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Why OO Sucks by Joe Armstrong Anonymous >>12b6fb240275a060f8 [Reply]
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Why OO Sucks by Joe Armstrong 

(Note: This is a copy of the original that used to live at 
http://www.bluetail.com/~joe/vol1/v1_oo.html) 

When I was first introduced to the idea of OOP  I was skeptical but 
didn’t know why -  it just felt  “wrong”.  After its introduction OOP 
became very popular (I will explain why later) and criticising OOP was 
rather  like “swearing in church”. OOness  became something that every 
respectable language just had to have. 

As Erlang became popular  we were often asked  “Is Erlang  OO” - 
well, of course the true answer was “No of course not” - but we didn’t 
to say this out loud - so we invented a serious of ingenious ways of 
answering the question that were designed to give the impression that Erlang 
was (sort of) OO (If you waved your hands a lot) but not really (If you 
listened to what we actually said, and read the small print carefully).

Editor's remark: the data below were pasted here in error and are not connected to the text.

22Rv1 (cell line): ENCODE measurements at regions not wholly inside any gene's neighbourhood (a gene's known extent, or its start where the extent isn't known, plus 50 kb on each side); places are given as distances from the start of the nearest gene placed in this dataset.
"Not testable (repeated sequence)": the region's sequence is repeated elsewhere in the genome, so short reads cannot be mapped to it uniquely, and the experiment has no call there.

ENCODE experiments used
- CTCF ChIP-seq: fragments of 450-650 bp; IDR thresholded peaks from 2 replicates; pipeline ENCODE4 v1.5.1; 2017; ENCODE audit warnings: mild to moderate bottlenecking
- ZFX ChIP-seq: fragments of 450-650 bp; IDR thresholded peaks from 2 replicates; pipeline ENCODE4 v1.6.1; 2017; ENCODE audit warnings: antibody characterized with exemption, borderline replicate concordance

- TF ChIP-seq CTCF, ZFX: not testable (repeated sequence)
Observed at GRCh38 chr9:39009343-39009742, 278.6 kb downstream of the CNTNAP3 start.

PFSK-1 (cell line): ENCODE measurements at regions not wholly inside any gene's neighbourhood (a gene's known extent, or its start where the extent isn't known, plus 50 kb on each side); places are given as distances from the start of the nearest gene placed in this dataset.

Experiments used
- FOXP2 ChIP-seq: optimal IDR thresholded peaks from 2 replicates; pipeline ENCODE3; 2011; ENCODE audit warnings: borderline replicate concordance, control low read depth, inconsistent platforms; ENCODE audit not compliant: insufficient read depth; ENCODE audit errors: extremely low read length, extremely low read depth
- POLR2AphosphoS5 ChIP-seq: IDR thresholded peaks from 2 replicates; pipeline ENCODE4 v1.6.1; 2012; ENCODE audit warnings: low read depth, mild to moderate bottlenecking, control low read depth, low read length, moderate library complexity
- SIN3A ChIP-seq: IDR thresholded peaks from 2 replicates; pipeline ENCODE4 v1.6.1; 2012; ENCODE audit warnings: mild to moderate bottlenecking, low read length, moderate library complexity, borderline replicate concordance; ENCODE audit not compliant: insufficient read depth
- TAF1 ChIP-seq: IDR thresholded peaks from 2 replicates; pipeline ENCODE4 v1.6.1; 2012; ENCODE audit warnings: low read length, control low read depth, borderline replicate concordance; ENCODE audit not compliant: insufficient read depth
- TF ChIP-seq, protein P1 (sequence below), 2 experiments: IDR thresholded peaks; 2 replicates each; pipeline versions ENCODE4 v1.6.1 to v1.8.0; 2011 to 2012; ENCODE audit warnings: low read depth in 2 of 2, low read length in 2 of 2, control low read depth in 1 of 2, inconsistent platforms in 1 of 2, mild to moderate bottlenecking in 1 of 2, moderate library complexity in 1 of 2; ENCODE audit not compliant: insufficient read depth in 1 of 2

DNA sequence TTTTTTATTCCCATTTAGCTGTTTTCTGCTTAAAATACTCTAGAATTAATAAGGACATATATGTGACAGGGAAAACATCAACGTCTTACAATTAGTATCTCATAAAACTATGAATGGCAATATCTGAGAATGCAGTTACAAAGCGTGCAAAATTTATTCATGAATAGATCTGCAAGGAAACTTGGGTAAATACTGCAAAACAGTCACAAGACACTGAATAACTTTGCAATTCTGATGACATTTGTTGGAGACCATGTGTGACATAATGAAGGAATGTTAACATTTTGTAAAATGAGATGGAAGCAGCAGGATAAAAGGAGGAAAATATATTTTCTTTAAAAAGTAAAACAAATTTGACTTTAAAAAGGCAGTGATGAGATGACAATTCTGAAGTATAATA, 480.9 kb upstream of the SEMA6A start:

At this point I am reminded of  the  keynote  speech of the then 
boss of IBM in France who addressed the audience at the 7th IEEE Logic 
programming conference  in Paris. IBM  prolog had  added a lot  of OO 
extensions, when asked why he replied: 

“Our customers wanted OO prolog so we made OO prolog” 

I  remember thinking “how  simple,  no qualms of conscience,  no 
soul-searching, no asking "Is this the right thing to do” … 

Why OO sucks 

My principle objection to OOP goes back to the basic ideas involved, 
I will outline some of these ideas and my objections to them. 

Objection 1 - Data structure and functions should not be bound together 

Objects bind  functions and data structures together 
in  indivisible  units. I  think this   is  a fundamental  error since 
functions and data structures belong in totally different worlds. Why is this? 

*Functions do things. They have inputs and  outputs. The inputs and 
outputs are data structures,  which get changed  by the functions.  In 
most languages functions are built from  sequences of imperatives: “Do 
this and then that …” to understand functions you have to understand 
the order in which things get done (In lazy FPLs and logical languages 
this restriction is relaxed).